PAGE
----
Two or more letters joined together, and cast on the same shank, are in a printing office called Ligatures.
The ligatures now used are few in number, having been reduced to æ, ﬀ, ﬃ, , ﬁ , ﬂ, and œ ; within the last thirty years we had, in addition, , as also , , , , , , and , which are now discarded, in consequence of our confining ourselves entirely to the s. In the leaf of an old book, De vita & gestis Scanderbegi, now lying before me, there are the following additional ones, — as, at, cta, et, es, ius, is, ij, iu, ll, ns, ſt, ſs, ſp, ta, and us.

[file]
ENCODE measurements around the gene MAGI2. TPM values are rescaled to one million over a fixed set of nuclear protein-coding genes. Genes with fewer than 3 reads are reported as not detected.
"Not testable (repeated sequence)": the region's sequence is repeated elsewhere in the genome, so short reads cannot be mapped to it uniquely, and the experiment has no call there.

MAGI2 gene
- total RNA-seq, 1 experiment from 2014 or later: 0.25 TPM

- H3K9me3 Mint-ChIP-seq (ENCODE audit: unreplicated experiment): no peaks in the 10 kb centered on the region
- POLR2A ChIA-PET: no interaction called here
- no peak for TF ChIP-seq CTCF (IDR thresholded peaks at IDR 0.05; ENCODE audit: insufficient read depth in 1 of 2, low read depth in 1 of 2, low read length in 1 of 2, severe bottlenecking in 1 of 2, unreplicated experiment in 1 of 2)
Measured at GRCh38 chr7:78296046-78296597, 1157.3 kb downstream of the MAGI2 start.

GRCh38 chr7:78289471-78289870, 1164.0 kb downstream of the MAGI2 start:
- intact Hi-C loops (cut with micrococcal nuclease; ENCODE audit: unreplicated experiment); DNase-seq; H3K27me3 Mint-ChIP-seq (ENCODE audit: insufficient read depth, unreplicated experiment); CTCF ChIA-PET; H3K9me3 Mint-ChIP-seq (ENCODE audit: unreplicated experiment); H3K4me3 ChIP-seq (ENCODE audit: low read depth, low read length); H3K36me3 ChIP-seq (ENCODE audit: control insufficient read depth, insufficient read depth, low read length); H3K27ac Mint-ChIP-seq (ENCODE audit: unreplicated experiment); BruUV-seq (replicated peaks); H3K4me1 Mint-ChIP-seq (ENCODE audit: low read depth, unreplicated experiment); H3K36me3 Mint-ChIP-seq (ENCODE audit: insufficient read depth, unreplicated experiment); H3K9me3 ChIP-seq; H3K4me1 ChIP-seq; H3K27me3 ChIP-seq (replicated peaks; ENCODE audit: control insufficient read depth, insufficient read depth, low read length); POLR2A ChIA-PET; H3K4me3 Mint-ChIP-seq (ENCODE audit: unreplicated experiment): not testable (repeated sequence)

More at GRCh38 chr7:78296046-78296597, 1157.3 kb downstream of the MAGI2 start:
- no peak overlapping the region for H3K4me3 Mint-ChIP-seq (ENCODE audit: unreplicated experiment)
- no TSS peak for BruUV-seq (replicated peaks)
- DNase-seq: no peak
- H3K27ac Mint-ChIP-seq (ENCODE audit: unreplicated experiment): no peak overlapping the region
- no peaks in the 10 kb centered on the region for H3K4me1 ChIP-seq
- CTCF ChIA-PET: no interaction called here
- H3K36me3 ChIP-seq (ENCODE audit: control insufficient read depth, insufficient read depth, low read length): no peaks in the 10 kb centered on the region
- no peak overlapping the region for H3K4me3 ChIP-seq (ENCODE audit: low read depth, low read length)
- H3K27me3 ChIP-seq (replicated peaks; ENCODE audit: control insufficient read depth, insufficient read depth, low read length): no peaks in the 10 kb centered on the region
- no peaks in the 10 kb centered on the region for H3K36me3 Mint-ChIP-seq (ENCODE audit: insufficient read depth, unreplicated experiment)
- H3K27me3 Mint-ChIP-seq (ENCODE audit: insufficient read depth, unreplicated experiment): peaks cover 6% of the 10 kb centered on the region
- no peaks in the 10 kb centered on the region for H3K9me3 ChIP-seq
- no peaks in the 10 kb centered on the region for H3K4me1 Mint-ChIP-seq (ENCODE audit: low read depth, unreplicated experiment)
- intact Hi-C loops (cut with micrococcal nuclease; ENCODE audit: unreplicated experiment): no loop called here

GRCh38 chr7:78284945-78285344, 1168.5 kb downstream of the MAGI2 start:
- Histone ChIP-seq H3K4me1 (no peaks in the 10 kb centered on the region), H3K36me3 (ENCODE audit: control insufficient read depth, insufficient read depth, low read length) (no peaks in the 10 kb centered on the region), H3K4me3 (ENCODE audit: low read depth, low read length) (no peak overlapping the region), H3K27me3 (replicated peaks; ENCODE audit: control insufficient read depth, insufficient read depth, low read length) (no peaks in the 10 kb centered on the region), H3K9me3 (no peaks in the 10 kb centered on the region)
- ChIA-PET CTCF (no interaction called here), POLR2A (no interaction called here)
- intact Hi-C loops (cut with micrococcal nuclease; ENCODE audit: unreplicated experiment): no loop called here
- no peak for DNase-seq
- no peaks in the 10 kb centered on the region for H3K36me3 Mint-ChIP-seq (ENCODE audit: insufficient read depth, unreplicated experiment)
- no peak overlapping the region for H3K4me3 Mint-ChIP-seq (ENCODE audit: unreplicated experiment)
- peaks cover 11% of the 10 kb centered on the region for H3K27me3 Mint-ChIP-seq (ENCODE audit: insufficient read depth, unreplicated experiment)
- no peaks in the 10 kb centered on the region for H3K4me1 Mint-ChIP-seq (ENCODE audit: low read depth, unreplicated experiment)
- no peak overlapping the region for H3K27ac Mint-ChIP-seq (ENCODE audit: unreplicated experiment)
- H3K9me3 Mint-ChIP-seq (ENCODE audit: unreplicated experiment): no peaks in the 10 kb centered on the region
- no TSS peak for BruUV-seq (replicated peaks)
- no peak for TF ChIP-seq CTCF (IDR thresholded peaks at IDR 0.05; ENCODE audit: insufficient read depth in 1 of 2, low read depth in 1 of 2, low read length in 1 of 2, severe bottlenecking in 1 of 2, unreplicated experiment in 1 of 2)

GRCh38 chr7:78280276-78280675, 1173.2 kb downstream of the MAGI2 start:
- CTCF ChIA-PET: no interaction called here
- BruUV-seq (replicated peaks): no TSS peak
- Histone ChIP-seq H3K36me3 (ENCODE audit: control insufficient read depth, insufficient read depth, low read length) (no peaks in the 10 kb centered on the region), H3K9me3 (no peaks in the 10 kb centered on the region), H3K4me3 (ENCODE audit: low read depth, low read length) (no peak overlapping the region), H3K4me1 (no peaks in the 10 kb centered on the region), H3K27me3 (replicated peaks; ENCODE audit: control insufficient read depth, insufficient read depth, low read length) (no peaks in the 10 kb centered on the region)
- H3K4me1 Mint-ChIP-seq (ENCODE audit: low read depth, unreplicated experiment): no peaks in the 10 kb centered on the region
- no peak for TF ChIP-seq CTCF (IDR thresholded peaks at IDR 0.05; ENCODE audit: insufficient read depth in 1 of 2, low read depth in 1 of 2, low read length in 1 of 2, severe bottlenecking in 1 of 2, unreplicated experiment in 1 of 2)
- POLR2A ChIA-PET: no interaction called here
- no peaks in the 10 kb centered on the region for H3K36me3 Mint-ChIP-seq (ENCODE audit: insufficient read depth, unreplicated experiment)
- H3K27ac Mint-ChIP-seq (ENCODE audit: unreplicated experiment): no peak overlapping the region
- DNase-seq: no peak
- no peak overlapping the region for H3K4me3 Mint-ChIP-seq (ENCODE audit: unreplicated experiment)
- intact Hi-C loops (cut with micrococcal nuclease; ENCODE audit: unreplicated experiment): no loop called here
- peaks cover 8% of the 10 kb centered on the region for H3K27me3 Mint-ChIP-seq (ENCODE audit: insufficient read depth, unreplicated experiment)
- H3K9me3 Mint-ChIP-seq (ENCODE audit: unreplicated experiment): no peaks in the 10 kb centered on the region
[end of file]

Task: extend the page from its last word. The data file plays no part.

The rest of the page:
I do not think it was an improvement to change the shape of the , which, till the alteration, was really a ligature, being e and t joined together; the modern character has no meaning in it, neither the Roman & nor the Italic .
Earl Stanhope proposed to abolish the present ligatures, by making the f more upright without being kerned, so as to admit an i, an l, or another f after it, and to introduce other ligatures, or, as he termed them, 'logotypes,' that more frequently occur, viz. th, in, an, re, se, to, of, and on.